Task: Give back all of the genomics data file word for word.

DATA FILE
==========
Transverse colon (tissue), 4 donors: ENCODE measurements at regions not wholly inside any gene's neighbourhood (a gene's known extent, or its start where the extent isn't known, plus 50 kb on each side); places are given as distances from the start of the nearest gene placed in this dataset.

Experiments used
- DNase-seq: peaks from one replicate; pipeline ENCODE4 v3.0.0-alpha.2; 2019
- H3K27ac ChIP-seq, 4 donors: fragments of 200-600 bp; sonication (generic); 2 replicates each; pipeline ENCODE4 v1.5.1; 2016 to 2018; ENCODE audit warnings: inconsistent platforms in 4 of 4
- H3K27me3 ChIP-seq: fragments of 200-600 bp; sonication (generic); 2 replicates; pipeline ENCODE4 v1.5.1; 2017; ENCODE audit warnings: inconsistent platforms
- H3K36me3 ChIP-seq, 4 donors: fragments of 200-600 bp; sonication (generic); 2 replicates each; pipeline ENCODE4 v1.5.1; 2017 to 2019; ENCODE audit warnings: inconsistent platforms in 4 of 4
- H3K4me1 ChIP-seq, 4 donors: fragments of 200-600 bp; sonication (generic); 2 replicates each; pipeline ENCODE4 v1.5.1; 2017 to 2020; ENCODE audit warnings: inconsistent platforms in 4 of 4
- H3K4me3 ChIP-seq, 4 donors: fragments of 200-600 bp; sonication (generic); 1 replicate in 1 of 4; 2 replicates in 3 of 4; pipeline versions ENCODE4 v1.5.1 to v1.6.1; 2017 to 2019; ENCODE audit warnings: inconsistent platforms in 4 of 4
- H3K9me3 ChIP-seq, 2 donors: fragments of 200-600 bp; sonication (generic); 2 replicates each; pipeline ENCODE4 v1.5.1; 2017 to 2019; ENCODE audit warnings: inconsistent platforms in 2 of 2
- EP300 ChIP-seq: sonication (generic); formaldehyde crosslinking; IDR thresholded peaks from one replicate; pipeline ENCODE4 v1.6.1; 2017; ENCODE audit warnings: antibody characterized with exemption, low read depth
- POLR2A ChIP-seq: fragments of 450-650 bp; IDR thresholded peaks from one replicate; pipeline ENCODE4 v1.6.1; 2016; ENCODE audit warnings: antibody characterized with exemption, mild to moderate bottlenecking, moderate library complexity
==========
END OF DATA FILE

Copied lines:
Transverse colon (tissue), 4 donors: ENCODE measurements at regions not wholly inside any gene's neighbourhood (a gene's known extent, or its start where the extent isn't known, plus 50 kb on each side); places are given as distances from the start of the nearest gene placed in this dataset.

Experiments used
- DNase-seq: peaks from one replicate; pipeline ENCODE4 v3.0.0-alpha.2; 2019
- H3K27ac ChIP-seq, 4 donors: fragments of 200-600 bp; sonication (generic); 2 replicates each; pipeline ENCODE4 v1.5.1; 2016 to 2018; ENCODE audit warnings: inconsistent platforms in 4 of 4
- H3K27me3 ChIP-seq: fragments of 200-600 bp; sonication (generic); 2 replicates; pipeline ENCODE4 v1.5.1; 2017; ENCODE audit warnings: inconsistent platforms
- H3K36me3 ChIP-seq, 4 donors: fragments of 200-600 bp; sonication (generic); 2 replicates each; pipeline ENCODE4 v1.5.1; 2017 to 2019; ENCODE audit warnings: inconsistent platforms in 4 of 4
- H3K4me1 ChIP-seq, 4 donors: fragments of 200-600 bp; sonication (generic); 2 replicates each; pipeline ENCODE4 v1.5.1; 2017 to 2020; ENCODE audit warnings: inconsistent platforms in 4 of 4
- H3K4me3 ChIP-seq, 4 donors: fragments of 200-600 bp; sonication (generic); 1 replicate in 1 of 4; 2 replicates in 3 of 4; pipeline versions ENCODE4 v1.5.1 to v1.6.1; 2017 to 2019; ENCODE audit warnings: inconsistent platforms in 4 of 4
- H3K9me3 ChIP-seq, 2 donors: fragments of 200-600 bp; sonication (generic); 2 replicates each; pipeline ENCODE4 v1.5.1; 2017 to 2019; ENCODE audit warnings: inconsistent platforms in 2 of 2
- EP300 ChIP-seq: sonication (generic); formaldehyde crosslinking; IDR thresholded peaks from one replicate; pipeline ENCODE4 v1.6.1; 2017; ENCODE audit warnings: antibody characterized with exemption, low read depth
- POLR2A ChIP-seq: fragments of 450-650 bp; IDR thresholded peaks from one replicate; pipeline ENCODE4 v1.6.1; 2016; ENCODE audit warnings: antibody characterized with exemption, mild to moderate bottlenecking, moderate library complexity